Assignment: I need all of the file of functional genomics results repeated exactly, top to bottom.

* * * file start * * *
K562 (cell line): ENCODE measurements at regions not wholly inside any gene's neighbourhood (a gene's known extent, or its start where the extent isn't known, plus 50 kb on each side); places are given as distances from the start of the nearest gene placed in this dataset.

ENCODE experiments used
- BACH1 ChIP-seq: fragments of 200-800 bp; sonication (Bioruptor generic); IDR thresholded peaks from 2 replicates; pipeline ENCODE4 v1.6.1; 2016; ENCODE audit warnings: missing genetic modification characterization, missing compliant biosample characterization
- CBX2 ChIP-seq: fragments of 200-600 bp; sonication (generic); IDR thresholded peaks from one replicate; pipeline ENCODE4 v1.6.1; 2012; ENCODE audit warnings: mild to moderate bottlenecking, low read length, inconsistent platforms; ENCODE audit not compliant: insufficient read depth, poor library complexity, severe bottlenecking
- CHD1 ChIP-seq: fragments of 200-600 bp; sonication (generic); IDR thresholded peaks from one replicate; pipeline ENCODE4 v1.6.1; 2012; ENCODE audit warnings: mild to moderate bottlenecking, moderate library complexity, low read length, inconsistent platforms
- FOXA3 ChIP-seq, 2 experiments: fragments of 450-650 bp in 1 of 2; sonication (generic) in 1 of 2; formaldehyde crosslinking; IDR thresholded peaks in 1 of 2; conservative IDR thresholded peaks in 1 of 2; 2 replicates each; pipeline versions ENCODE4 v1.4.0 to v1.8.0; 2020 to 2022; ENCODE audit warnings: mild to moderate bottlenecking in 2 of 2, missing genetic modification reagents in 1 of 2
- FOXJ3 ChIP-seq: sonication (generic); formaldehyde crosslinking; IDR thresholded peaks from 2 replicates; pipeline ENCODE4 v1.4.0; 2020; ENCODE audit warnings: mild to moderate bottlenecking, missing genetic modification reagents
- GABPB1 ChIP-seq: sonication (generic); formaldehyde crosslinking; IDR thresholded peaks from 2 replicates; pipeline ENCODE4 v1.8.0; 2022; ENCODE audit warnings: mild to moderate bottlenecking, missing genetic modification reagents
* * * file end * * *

K562 (cell line): ENCODE measurements at regions not wholly inside any gene's neighbourhood (a gene's known extent, or its start where the extent isn't known, plus 50 kb on each side); places are given as distances from the start of the nearest gene placed in this dataset.

ENCODE experiments used
- BACH1 ChIP-seq: fragments of 200-800 bp; sonication (Bioruptor generic); IDR thresholded peaks from 2 replicates; pipeline ENCODE4 v1.6.1; 2016; ENCODE audit warnings: missing genetic modification characterization, missing compliant biosample characterization
- CBX2 ChIP-seq: fragments of 200-600 bp; sonication (generic); IDR thresholded peaks from one replicate; pipeline ENCODE4 v1.6.1; 2012; ENCODE audit warnings: mild to moderate bottlenecking, low read length, inconsistent platforms; ENCODE audit not compliant: insufficient read depth, poor library complexity, severe bottlenecking
- CHD1 ChIP-seq: fragments of 200-600 bp; sonication (generic); IDR thresholded peaks from one replicate; pipeline ENCODE4 v1.6.1; 2012; ENCODE audit warnings: mild to moderate bottlenecking, moderate library complexity, low read length, inconsistent platforms
- FOXA3 ChIP-seq, 2 experiments: fragments of 450-650 bp in 1 of 2; sonication (generic) in 1 of 2; formaldehyde crosslinking; IDR thresholded peaks in 1 of 2; conservative IDR thresholded peaks in 1 of 2; 2 replicates each; pipeline versions ENCODE4 v1.4.0 to v1.8.0; 2020 to 2022; ENCODE audit warnings: mild to moderate bottlenecking in 2 of 2, missing genetic modification reagents in 1 of 2
- FOXJ3 ChIP-seq: sonication (generic); formaldehyde crosslinking; IDR thresholded peaks from 2 replicates; pipeline ENCODE4 v1.4.0; 2020; ENCODE audit warnings: mild to moderate bottlenecking, missing genetic modification reagents
- GABPB1 ChIP-seq: sonication (generic); formaldehyde crosslinking; IDR thresholded peaks from 2 replicates; pipeline ENCODE4 v1.8.0; 2022; ENCODE audit warnings: mild to moderate bottlenecking, missing genetic modification reagents